In addition to using trim boards more as a focal point, homeowners are changing the direction or the style of the siding to add visual interest.
“As opposed to the standard 7-¼-inch lap product, we’re seeing more shingle with lap and board-and-batten with lap,” Dybsky says. “We’re even seeing a mixture of lap exposures, so you’ll see a narrower width exposure on the second story and a wider exposure on the lower level.”
This variation may also include vertical siding on the upper level with horizontal siding lower, or a stucco finish or other fresh element up in a gable area.
Many manufacturers have seen the way homeowners are choosing to mix materials is with stone, shake, or shingle focal points that complement traditional lap siding on the rest of the home.
Accenting with natural-looking materials
The stone category is growing fast because it provides easier installation while replicating the high-end look of real stone.
“Stone veneer is a product that, in general, is going through the roof,” Blais says. “Stone is now really accessible to anyone and stone veneer allows it to go on a home that doesn’t need any special framing for it.”
In 2013, Ply Gem launched its Durata Mortarless Stone, which uses an interlock system to simplify the installation process. The molds are made using real stone to give the finished product more of an authentic look.
Tapco’s Foundry Stacked Stone siding also aims for realistic, rugged stone profiles but can be easily cut with snips and hung like traditional vinyl panels for easier installation.
Shake and shingle options have also become popular and can be used in a whole-house application or just in a gable to differentiate parts of the façade.
“One area that continues to grow and penetrate is the shake and shingle market,” Blais says. “The use of a 7-inch perfection shingle or 9-inch shake type of panel again adds that additional texture to a home.”
CertainTeed has seen a large uptick in its Cedar Impressions line, which aims to give the natural, rustic look of cedar without the additional maintenance or high cost of the actual wood.
Every cladding material has its advantages when it comes to sturdiness over time, but today the durability discussion centers on the ability of siding to withstand harsh weather conditions.
“We’re continuing to see increasing response to our engineered-for-climate performance formulations,” Dybsky says. “We have specially formulated products for the north and south.”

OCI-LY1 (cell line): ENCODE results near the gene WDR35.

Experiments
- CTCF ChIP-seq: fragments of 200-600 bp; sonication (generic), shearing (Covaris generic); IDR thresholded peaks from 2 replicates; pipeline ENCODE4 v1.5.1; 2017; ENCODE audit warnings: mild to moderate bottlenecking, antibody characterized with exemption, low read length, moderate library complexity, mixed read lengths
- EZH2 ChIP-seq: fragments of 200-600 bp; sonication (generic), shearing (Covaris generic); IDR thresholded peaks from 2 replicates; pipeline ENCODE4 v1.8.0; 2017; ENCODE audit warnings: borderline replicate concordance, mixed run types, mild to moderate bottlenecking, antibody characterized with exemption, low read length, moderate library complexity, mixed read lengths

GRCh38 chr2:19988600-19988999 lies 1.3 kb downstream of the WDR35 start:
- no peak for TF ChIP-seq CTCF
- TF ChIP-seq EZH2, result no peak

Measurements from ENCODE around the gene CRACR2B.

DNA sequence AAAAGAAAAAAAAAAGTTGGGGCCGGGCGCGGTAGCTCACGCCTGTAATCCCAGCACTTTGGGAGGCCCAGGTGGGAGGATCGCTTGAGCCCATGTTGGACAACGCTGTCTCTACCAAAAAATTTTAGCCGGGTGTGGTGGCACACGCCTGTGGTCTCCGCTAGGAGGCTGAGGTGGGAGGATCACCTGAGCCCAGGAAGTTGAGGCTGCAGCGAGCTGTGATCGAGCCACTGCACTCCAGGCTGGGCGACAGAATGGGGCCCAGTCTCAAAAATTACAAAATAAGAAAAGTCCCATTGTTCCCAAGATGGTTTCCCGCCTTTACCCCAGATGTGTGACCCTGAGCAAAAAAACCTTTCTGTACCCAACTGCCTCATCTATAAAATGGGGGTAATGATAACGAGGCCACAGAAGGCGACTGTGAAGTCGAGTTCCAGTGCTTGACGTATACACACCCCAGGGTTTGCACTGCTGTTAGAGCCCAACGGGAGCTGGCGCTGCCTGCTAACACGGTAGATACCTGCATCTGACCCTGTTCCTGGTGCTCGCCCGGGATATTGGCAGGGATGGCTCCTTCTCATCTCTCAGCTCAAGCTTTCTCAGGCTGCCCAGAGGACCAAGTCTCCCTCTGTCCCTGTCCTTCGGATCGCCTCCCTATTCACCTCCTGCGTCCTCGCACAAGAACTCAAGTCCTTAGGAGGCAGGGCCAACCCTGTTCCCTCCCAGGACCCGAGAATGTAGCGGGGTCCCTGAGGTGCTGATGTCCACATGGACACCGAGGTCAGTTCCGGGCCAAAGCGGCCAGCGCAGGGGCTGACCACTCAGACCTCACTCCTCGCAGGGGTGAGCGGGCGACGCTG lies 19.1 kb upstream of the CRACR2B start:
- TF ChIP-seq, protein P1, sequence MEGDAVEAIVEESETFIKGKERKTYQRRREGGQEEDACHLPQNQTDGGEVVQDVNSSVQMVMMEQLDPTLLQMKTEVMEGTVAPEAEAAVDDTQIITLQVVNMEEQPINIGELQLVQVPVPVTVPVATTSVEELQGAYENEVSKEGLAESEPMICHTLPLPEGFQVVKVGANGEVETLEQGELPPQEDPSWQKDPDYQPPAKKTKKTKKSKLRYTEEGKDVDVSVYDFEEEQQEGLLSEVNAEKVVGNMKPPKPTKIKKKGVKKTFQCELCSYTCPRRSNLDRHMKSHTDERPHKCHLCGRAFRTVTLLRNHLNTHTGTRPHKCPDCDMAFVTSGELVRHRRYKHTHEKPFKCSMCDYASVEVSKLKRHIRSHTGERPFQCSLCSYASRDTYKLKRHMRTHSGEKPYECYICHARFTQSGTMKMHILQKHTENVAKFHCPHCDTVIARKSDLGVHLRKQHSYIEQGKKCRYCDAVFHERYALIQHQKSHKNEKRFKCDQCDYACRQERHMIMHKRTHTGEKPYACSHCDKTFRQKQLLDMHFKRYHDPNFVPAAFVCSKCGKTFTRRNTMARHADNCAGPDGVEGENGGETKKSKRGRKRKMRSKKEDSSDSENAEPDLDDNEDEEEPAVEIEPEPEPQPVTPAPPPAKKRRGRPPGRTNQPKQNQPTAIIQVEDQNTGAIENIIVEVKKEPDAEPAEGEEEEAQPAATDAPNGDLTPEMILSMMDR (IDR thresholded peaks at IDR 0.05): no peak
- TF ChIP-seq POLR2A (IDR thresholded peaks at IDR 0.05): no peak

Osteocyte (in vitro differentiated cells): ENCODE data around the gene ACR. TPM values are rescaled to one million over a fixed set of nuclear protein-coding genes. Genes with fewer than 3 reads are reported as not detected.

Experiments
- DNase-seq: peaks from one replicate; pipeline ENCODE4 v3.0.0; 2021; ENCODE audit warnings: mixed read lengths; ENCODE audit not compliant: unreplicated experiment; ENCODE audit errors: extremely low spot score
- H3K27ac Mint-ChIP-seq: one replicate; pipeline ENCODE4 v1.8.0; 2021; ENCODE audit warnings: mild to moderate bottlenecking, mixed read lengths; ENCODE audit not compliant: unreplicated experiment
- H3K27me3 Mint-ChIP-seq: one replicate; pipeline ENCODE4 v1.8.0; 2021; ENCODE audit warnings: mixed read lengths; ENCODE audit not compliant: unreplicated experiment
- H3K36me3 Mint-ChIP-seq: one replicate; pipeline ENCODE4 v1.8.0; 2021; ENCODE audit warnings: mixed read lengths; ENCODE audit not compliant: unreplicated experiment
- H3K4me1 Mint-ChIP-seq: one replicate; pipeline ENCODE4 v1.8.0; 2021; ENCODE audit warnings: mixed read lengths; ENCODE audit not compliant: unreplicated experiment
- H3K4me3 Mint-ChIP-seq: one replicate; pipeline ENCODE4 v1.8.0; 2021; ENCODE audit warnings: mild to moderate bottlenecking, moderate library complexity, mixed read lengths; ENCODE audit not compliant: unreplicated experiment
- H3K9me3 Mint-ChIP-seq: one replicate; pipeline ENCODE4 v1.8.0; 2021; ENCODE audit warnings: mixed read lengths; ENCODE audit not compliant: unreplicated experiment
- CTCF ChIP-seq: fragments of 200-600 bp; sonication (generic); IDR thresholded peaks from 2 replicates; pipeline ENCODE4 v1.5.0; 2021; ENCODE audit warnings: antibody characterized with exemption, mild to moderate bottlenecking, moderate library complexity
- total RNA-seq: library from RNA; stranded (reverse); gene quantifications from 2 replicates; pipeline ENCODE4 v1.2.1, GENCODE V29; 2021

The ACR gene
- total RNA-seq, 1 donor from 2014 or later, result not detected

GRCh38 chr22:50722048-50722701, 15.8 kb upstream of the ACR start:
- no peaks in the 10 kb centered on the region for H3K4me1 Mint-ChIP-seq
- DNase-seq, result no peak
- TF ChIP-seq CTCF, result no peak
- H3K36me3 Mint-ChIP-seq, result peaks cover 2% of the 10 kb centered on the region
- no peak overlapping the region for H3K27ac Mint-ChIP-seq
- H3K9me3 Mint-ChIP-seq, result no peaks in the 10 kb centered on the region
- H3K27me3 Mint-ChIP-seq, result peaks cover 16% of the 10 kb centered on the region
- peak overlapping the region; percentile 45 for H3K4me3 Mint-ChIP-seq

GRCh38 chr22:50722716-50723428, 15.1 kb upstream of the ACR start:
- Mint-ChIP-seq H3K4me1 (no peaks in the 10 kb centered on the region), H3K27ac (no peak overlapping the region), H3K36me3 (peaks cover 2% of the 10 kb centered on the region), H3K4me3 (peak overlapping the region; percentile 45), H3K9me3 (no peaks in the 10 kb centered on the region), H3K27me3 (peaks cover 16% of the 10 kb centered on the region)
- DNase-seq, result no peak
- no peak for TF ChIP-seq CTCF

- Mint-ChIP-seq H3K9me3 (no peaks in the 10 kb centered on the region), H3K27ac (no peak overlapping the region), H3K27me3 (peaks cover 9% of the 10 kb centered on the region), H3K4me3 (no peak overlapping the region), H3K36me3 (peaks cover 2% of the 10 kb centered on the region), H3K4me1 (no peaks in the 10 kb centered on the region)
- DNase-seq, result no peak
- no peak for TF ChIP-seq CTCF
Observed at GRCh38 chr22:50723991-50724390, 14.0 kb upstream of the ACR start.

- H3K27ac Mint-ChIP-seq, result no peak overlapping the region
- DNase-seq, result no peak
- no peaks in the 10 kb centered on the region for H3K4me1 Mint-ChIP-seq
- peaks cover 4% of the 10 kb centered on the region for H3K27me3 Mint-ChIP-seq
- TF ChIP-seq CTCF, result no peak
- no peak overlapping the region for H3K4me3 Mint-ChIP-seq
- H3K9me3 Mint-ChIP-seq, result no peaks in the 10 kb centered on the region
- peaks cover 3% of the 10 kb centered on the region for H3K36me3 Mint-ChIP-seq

These formulations take into account eight different meteorological factors such as temperature range, humidity, and precipitation.
“What’s important to people is that it’s going to stand up to all the elements and whatever market you’re in,” Jenkins says. “The one thing that seems to be most important these days is impact resistance because things get thrown, tossed, and hit the side of the home.”
Sturdiness also means energy efficiency.
“When people started writing about energy-efficient building products they started writing about things inside the house,” Huntley says. “But now those trends in energy efficiency are progressing outward.”
Insulated siding does increase the energy efficiency of a home, but Kirn cautions that it may not be as much as people expect.
“Typically the R-values for insulated siding range between 2 and 3, which when you add that to your home it’s nice to have,” Kirn says.
CedarMAX Insulated Siding by ProVia, for example, has an R-value between 2.3 and 2.8 depending on the profile, but it also offers up to five times greater impact resistance than regular siding, according to the company.
Kirn says the real benefit of insulated siding comes with this added durability and, most importantly, the aesthetics.
“It allows you to get wider profiles and the face of the profile is straighter versus standard vinyl siding,” Kirn says.
Just as with insulated siding, durability and aesthetics are closely tied together with all cladding options. As people try to differentiate their homes from their neighbors’ homes, they want to experiment with color and materials without sacrificing longevity.
Digital tools may make taking risks less overwhelming when it comes to the exterior of the home, but homeowners must learn to sift through all the available knowledge that comes with the Internet.
“Within the entire context of the exterior, it is about colors, it is about styles, it is about a variety of textures, and it is about the use of various materials,” Blais says. “The digital space and social media have made all that accessible.” PR